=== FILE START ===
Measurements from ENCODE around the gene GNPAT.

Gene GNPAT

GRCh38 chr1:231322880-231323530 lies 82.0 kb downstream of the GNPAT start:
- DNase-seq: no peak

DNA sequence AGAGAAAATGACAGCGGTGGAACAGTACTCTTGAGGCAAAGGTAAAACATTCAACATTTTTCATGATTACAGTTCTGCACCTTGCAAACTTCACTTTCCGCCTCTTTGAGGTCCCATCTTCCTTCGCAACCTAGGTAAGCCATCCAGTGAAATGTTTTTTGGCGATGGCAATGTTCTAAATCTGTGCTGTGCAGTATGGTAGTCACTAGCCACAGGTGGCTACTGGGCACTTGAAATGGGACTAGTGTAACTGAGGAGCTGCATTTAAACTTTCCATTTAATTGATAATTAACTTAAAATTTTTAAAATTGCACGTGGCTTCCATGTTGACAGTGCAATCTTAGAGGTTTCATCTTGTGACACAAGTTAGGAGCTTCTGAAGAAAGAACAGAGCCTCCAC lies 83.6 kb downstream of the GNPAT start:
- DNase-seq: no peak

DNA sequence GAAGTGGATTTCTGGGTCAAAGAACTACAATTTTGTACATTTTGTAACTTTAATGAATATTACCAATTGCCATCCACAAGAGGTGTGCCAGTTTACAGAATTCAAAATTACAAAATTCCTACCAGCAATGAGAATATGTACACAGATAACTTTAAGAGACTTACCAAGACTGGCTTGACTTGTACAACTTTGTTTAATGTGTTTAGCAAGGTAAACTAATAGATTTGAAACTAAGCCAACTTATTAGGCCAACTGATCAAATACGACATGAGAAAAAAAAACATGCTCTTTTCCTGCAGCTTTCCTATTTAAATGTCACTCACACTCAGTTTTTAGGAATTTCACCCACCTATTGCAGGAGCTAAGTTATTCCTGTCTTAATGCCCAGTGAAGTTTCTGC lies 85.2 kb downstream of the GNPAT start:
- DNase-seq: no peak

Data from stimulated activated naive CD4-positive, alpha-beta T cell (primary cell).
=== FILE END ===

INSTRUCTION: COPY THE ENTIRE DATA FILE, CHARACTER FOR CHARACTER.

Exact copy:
Measurements from ENCODE around the gene GNPAT.

Gene GNPAT

GRCh38 chr1:231322880-231323530 lies 82.0 kb downstream of the GNPAT start:
- DNase-seq: no peak

DNA sequence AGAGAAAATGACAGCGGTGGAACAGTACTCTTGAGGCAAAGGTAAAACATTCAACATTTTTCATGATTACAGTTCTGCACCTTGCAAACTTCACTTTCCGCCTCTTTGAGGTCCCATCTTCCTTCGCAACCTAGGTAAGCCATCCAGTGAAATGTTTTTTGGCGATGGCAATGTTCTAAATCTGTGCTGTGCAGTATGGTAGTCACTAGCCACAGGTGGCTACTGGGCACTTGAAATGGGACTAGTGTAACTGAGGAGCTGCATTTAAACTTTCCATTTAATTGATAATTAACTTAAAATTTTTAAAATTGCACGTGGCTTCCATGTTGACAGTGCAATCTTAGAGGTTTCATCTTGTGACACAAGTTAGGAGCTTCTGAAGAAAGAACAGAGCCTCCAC lies 83.6 kb downstream of the GNPAT start:
- DNase-seq: no peak

DNA sequence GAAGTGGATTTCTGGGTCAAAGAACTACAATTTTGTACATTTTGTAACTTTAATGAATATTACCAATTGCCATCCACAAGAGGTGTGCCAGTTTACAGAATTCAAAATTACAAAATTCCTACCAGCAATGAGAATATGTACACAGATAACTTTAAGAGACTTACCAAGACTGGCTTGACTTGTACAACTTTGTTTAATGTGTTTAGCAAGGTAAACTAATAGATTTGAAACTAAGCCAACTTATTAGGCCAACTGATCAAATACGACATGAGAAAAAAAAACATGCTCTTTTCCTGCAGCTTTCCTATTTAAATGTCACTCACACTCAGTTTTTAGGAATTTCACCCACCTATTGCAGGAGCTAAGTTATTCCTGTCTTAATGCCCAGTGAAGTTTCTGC lies 85.2 kb downstream of the GNPAT start:
- DNase-seq: no peak

Data from stimulated activated naive CD4-positive, alpha-beta T cell (primary cell).